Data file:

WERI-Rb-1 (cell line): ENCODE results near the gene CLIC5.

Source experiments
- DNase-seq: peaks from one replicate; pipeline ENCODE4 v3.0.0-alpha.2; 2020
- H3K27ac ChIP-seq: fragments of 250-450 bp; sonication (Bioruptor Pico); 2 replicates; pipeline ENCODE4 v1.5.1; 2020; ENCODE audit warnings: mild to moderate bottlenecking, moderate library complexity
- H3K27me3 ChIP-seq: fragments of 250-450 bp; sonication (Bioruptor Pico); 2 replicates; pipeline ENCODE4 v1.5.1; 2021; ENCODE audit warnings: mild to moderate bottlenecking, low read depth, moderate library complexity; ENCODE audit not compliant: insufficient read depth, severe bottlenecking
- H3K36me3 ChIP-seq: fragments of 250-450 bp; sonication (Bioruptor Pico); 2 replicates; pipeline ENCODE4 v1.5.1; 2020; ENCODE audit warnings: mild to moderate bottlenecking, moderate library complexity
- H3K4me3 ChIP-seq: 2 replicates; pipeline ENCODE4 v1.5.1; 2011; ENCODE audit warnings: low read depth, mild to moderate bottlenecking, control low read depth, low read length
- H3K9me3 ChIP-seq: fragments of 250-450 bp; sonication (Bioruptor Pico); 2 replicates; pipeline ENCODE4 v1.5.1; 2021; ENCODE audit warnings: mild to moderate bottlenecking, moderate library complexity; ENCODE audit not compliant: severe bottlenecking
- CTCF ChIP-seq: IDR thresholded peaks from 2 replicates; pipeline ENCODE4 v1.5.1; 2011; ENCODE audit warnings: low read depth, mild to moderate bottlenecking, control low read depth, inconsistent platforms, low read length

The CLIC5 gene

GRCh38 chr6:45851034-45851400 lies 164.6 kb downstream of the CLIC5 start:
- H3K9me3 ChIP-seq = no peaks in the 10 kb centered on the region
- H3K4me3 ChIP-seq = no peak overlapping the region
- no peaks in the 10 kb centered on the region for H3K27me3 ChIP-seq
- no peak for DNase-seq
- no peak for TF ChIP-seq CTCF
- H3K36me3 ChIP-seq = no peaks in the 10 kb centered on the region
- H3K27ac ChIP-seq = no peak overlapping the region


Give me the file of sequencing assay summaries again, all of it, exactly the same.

WERI-Rb-1 (cell line): ENCODE results near the gene CLIC5.

Source experiments
- DNase-seq: peaks from one replicate; pipeline ENCODE4 v3.0.0-alpha.2; 2020
- H3K27ac ChIP-seq: fragments of 250-450 bp; sonication (Bioruptor Pico); 2 replicates; pipeline ENCODE4 v1.5.1; 2020; ENCODE audit warnings: mild to moderate bottlenecking, moderate library complexity
- H3K27me3 ChIP-seq: fragments of 250-450 bp; sonication (Bioruptor Pico); 2 replicates; pipeline ENCODE4 v1.5.1; 2021; ENCODE audit warnings: mild to moderate bottlenecking, low read depth, moderate library complexity; ENCODE audit not compliant: insufficient read depth, severe bottlenecking
- H3K36me3 ChIP-seq: fragments of 250-450 bp; sonication (Bioruptor Pico); 2 replicates; pipeline ENCODE4 v1.5.1; 2020; ENCODE audit warnings: mild to moderate bottlenecking, moderate library complexity
- H3K4me3 ChIP-seq: 2 replicates; pipeline ENCODE4 v1.5.1; 2011; ENCODE audit warnings: low read depth, mild to moderate bottlenecking, control low read depth, low read length
- H3K9me3 ChIP-seq: fragments of 250-450 bp; sonication (Bioruptor Pico); 2 replicates; pipeline ENCODE4 v1.5.1; 2021; ENCODE audit warnings: mild to moderate bottlenecking, moderate library complexity; ENCODE audit not compliant: severe bottlenecking
- CTCF ChIP-seq: IDR thresholded peaks from 2 replicates; pipeline ENCODE4 v1.5.1; 2011; ENCODE audit warnings: low read depth, mild to moderate bottlenecking, control low read depth, inconsistent platforms, low read length

The CLIC5 gene

GRCh38 chr6:45851034-45851400 lies 164.6 kb downstream of the CLIC5 start:
- H3K9me3 ChIP-seq = no peaks in the 10 kb centered on the region
- H3K4me3 ChIP-seq = no peak overlapping the region
- no peaks in the 10 kb centered on the region for H3K27me3 ChIP-seq
- no peak for DNase-seq
- no peak for TF ChIP-seq CTCF
- H3K36me3 ChIP-seq = no peaks in the 10 kb centered on the region
- H3K27ac ChIP-seq = no peak overlapping the region